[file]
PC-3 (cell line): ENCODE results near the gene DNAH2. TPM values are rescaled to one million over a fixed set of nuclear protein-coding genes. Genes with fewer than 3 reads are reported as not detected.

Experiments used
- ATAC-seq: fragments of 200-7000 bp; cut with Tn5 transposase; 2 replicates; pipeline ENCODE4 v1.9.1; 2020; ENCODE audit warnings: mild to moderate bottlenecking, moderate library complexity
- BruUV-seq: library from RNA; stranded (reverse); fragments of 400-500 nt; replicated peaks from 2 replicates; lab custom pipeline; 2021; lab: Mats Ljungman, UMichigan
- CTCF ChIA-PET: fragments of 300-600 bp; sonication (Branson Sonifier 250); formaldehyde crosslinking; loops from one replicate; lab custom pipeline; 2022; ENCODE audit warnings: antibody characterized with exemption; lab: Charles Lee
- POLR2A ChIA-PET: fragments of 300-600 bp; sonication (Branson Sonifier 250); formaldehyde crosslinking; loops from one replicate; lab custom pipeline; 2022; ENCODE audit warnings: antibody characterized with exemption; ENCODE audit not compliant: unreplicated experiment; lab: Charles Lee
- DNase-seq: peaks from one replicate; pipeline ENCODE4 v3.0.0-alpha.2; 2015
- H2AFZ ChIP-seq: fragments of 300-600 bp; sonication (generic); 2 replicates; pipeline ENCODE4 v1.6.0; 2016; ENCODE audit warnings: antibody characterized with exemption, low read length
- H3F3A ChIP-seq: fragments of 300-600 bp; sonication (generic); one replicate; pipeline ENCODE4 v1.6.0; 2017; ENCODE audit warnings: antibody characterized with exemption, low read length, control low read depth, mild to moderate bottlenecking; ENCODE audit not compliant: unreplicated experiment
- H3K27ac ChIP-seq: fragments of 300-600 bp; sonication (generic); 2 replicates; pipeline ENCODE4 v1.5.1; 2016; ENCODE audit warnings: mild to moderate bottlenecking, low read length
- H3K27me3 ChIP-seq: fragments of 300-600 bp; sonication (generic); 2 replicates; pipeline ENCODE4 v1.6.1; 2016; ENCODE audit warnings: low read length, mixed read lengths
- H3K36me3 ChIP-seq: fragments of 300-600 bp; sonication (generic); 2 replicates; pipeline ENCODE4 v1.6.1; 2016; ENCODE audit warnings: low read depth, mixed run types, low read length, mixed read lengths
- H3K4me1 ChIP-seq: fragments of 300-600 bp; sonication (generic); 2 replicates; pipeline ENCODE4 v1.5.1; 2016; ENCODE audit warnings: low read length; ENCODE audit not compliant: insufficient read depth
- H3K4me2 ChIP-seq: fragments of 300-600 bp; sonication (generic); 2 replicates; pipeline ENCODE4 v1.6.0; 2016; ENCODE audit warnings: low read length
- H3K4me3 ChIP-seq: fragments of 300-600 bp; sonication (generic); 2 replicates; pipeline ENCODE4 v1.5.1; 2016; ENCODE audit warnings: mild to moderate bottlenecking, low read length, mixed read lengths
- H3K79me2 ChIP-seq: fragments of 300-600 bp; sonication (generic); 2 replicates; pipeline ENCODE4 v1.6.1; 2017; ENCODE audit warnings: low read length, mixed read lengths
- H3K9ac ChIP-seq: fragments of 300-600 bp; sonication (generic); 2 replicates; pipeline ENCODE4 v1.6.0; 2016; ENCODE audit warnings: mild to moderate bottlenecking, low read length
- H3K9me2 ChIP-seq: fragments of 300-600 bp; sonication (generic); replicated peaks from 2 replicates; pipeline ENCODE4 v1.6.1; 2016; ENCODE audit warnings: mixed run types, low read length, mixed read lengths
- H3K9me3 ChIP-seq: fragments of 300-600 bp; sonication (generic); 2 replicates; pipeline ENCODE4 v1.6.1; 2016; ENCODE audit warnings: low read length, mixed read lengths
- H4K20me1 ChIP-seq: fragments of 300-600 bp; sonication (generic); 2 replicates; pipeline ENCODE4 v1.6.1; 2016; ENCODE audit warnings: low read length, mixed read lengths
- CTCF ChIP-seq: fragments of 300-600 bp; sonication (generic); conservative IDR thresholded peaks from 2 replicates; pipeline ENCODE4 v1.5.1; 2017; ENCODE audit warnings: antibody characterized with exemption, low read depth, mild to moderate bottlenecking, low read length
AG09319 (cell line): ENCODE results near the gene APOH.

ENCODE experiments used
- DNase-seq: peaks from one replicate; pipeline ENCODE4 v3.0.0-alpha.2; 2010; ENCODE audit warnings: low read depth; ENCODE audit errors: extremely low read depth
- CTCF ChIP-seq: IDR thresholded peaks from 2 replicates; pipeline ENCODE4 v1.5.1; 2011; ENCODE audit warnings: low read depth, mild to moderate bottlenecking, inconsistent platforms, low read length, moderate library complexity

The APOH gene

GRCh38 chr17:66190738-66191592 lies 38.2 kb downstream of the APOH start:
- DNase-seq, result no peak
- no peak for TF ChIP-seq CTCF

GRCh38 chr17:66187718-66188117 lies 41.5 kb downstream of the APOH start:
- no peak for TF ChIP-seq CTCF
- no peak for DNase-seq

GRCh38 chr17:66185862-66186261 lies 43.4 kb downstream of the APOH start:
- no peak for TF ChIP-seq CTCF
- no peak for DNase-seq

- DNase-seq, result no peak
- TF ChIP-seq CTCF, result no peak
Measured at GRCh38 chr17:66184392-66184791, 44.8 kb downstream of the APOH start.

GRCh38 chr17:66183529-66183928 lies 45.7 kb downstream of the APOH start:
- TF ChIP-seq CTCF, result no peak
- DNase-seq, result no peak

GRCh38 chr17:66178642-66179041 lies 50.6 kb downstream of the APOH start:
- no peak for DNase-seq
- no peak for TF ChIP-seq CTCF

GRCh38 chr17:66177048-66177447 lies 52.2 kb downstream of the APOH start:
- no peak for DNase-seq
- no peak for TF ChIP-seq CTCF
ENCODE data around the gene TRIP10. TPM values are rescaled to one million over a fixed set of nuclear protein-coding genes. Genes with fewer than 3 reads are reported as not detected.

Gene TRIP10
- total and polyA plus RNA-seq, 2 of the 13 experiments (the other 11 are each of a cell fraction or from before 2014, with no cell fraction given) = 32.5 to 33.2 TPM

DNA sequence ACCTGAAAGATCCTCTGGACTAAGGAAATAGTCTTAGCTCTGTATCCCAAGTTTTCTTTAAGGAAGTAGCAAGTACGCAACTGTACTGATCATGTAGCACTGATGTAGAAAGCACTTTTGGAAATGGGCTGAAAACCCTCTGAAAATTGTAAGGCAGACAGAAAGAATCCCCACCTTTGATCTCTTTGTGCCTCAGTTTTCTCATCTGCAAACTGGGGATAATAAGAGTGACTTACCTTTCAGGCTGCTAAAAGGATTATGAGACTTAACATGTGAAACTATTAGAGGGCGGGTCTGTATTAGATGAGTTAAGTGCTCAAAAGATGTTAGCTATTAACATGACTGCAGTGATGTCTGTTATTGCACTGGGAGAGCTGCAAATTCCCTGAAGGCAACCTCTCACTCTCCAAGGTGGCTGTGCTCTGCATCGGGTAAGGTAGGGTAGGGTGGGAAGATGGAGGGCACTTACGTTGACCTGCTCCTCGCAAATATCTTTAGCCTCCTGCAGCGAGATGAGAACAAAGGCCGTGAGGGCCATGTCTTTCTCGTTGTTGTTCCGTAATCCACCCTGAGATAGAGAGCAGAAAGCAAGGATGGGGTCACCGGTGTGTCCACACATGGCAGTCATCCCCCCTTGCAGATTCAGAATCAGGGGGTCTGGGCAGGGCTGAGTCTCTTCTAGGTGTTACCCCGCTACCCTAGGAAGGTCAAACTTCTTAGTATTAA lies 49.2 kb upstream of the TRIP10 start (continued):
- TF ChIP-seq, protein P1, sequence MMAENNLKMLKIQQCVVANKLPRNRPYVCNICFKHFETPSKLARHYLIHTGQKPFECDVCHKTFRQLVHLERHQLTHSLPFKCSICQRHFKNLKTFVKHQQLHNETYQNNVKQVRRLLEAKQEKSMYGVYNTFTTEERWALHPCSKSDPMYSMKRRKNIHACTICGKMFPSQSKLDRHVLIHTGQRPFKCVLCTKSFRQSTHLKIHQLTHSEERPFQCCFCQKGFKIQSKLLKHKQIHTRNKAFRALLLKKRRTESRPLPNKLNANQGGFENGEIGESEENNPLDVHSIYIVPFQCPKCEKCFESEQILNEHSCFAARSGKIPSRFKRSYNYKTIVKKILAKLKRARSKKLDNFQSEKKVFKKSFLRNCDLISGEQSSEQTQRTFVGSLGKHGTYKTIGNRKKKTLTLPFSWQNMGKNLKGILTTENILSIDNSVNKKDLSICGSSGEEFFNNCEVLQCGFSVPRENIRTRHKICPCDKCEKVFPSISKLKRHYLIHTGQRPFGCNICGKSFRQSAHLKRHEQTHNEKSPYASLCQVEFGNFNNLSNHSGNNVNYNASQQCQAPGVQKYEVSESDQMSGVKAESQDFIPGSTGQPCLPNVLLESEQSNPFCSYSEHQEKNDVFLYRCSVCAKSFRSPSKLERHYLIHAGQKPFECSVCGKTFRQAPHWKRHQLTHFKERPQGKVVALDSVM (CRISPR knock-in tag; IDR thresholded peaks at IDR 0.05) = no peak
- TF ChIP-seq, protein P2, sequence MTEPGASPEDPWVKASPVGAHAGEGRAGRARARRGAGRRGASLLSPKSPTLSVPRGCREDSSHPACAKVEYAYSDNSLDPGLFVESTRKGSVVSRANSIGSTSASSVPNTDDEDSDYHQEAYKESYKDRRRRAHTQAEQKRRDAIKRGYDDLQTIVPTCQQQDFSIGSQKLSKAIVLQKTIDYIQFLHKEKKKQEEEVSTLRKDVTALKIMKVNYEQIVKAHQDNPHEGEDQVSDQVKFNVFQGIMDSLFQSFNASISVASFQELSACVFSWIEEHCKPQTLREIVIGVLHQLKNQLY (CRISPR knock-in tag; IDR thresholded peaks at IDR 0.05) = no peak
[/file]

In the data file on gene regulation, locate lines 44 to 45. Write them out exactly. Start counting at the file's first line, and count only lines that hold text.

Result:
- no peak for TF ChIP-seq CTCF

GRCh38 chr17:66177048-66177447 lies 52.2 kb downstream of the APOH start: